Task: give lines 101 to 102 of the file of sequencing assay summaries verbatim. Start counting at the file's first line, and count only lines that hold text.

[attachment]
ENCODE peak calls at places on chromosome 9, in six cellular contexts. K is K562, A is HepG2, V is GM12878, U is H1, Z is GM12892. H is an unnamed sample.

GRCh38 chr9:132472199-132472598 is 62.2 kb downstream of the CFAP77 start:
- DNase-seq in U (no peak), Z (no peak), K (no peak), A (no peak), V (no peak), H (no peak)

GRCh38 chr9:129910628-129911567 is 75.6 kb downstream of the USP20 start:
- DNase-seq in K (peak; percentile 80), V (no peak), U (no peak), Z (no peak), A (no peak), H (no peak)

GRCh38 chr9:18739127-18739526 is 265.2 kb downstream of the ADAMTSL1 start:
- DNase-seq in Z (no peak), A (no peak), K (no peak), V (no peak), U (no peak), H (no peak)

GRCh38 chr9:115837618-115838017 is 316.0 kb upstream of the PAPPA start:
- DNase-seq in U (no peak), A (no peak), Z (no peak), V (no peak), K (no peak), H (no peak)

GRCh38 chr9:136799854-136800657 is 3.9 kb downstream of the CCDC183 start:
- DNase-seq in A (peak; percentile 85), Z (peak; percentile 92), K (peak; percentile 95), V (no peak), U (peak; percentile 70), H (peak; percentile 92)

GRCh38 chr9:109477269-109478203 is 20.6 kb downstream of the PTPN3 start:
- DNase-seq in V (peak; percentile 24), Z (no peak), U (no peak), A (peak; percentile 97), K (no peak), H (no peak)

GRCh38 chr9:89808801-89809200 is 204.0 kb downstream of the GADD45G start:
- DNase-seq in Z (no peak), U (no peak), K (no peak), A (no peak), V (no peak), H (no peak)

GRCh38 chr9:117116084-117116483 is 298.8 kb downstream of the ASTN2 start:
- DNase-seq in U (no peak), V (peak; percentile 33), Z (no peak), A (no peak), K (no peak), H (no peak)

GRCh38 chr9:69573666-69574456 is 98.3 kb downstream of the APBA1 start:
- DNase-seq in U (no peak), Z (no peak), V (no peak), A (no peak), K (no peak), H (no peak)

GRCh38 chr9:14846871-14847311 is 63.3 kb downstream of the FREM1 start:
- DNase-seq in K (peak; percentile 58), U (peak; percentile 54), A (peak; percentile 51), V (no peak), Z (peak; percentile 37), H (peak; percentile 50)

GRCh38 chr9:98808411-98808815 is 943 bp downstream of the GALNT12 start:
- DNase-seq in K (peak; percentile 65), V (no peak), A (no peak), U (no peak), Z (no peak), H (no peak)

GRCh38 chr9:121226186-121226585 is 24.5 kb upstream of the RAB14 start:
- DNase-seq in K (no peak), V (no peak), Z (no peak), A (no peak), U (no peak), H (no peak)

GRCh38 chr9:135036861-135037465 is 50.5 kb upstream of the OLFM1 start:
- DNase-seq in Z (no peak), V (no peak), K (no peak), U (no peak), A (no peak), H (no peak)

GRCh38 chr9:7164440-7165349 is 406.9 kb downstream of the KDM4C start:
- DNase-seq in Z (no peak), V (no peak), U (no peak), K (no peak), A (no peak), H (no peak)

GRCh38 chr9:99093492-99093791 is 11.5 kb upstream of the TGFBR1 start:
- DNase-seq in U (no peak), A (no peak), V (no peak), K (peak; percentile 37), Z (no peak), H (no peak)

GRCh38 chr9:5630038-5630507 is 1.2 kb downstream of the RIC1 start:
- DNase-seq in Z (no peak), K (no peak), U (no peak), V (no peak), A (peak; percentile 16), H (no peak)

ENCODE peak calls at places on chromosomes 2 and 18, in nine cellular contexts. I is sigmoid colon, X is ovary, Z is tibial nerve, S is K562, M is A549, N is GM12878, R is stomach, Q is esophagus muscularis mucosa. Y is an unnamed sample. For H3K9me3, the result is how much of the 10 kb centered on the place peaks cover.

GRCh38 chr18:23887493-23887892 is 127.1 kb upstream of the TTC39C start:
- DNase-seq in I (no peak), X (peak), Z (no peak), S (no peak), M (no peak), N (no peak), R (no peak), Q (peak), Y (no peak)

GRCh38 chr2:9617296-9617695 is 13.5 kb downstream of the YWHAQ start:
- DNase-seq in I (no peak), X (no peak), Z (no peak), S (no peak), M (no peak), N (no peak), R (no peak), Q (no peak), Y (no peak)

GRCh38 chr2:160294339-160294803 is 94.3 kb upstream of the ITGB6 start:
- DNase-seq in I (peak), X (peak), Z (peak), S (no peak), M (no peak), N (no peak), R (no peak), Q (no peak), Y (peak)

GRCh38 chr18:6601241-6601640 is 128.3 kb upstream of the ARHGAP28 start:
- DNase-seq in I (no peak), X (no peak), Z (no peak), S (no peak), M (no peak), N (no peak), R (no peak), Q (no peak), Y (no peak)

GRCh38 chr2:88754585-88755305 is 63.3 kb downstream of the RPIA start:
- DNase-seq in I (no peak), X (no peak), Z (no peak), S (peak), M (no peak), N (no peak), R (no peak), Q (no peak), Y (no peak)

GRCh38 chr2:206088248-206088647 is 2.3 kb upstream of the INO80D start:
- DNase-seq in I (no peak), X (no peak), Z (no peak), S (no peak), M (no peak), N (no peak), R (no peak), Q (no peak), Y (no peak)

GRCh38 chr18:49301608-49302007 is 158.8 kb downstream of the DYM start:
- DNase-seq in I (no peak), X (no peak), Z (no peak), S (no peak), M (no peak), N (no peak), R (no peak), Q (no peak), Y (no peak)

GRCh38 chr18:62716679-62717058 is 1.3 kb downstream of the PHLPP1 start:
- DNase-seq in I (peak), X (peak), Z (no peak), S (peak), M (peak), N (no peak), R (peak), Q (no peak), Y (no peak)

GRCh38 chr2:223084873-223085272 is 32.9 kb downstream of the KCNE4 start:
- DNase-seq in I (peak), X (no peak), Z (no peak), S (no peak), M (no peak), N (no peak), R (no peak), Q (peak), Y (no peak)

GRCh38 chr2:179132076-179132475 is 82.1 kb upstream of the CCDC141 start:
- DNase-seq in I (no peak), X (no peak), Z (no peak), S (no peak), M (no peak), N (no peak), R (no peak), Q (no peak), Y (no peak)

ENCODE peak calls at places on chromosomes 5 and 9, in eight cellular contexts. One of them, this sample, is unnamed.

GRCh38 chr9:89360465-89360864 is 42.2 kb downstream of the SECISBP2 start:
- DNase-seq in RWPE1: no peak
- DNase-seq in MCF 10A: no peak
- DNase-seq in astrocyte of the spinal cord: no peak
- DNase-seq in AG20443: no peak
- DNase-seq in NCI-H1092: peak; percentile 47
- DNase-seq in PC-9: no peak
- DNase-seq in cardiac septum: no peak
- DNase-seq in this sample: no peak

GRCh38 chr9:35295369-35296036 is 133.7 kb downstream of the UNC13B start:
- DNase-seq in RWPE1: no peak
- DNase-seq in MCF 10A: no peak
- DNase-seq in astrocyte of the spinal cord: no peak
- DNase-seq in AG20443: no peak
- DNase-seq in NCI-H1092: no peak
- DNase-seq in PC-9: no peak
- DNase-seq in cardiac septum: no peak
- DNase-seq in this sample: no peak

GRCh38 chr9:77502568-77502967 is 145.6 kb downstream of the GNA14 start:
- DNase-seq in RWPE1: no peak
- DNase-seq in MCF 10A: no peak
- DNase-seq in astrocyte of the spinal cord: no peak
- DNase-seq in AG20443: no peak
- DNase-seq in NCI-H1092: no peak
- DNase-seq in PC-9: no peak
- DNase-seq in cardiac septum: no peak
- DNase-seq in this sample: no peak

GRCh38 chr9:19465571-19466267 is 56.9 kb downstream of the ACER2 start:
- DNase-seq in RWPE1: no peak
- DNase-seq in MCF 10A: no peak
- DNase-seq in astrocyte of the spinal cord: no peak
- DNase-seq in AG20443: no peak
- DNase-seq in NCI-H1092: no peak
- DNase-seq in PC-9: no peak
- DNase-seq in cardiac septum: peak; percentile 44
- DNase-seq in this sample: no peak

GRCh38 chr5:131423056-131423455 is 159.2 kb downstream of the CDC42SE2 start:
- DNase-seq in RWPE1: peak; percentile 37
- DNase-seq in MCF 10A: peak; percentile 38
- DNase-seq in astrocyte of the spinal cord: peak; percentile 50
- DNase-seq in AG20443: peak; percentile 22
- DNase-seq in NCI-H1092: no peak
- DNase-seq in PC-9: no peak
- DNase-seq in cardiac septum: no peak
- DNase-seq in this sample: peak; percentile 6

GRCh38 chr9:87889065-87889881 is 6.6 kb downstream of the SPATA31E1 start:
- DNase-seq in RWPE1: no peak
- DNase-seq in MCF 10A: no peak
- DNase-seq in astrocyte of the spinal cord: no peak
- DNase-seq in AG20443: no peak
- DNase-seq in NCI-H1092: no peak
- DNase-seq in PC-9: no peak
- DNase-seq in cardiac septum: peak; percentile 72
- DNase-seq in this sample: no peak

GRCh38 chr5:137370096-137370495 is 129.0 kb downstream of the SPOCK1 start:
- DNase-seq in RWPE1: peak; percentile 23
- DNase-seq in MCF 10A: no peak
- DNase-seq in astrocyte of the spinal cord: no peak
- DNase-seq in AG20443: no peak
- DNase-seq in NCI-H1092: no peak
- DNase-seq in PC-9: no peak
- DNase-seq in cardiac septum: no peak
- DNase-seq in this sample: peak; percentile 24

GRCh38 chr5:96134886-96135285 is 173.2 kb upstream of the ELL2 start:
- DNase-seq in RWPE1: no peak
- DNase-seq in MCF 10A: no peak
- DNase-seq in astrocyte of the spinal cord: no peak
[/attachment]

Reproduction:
GRCh38 chr9:87889065-87889881 is 6.6 kb downstream of the SPATA31E1 start:
- DNase-seq in RWPE1: no peak